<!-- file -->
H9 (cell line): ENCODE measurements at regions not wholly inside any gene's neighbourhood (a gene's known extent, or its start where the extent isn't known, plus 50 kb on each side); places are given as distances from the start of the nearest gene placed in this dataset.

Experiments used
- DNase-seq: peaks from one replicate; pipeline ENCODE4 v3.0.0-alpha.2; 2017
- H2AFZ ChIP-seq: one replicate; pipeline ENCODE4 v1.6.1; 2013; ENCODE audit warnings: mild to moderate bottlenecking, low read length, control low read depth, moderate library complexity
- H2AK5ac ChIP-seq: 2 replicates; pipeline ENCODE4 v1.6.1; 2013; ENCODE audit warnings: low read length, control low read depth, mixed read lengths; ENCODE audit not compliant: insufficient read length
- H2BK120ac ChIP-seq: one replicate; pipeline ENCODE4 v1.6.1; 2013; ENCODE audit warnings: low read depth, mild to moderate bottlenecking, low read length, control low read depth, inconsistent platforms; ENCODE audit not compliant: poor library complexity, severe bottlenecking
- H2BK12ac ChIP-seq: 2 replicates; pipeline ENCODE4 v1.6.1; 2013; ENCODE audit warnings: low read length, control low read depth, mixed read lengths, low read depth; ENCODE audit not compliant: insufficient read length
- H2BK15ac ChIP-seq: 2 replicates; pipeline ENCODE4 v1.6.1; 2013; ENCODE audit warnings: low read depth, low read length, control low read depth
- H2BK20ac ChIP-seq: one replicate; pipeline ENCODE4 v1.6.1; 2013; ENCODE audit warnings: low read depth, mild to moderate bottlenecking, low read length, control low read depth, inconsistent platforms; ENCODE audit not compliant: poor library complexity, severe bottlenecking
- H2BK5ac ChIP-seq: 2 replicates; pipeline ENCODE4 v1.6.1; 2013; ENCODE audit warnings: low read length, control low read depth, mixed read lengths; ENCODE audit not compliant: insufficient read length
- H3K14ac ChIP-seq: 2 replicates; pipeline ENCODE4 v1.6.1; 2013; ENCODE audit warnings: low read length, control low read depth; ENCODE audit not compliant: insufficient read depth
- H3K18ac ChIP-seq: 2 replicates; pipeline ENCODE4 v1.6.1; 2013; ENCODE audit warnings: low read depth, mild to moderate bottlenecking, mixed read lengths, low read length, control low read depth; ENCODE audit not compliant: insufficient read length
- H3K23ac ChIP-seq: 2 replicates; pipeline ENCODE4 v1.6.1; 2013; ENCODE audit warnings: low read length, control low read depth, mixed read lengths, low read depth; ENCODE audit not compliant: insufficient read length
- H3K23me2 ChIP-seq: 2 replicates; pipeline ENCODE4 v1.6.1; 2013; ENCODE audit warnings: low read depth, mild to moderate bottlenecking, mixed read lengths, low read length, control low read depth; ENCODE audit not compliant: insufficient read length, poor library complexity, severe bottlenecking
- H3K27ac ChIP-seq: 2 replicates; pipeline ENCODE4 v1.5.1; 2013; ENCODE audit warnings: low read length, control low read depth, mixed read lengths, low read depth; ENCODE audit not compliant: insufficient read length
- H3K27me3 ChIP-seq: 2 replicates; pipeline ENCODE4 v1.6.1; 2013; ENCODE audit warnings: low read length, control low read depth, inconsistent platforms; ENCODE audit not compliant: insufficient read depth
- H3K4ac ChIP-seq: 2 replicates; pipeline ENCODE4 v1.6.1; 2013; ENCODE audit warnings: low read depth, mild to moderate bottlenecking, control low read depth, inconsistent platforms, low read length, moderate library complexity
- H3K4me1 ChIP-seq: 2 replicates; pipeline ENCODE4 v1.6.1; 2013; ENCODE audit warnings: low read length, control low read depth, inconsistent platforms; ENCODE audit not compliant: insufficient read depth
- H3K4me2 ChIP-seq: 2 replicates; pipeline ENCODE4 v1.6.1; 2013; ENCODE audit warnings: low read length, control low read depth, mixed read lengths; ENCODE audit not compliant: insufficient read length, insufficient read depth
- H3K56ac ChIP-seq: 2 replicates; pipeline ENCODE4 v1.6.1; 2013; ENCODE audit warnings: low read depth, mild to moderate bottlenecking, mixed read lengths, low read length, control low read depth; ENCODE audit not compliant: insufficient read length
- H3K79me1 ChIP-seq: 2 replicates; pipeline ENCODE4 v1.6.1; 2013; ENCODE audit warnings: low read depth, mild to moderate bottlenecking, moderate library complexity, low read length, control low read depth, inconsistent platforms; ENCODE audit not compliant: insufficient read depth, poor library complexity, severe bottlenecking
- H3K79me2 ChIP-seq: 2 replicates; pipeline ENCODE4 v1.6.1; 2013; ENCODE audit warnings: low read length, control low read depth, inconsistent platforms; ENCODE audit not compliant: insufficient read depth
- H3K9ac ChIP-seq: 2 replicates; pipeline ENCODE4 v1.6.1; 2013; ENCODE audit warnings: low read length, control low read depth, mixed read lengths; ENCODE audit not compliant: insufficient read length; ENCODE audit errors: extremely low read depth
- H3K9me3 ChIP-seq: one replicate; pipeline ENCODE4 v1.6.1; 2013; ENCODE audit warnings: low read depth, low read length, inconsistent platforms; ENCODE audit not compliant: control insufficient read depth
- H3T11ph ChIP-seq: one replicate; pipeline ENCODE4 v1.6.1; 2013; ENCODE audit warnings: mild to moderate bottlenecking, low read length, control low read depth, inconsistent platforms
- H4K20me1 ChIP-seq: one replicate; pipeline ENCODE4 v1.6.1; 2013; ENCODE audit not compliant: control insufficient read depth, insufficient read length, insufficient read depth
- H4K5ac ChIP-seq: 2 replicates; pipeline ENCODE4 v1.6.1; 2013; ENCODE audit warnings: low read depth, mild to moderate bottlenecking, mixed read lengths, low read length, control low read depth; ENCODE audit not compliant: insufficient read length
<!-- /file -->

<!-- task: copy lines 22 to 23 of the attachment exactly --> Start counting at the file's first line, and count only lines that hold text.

- H3K79me2 ChIP-seq: 2 replicates; pipeline ENCODE4 v1.6.1; 2013; ENCODE audit warnings: low read length, control low read depth, inconsistent platforms; ENCODE audit not compliant: insufficient read depth
- H3K9ac ChIP-seq: 2 replicates; pipeline ENCODE4 v1.6.1; 2013; ENCODE audit warnings: low read length, control low read depth, mixed read lengths; ENCODE audit not compliant: insufficient read length; ENCODE audit errors: extremely low read depth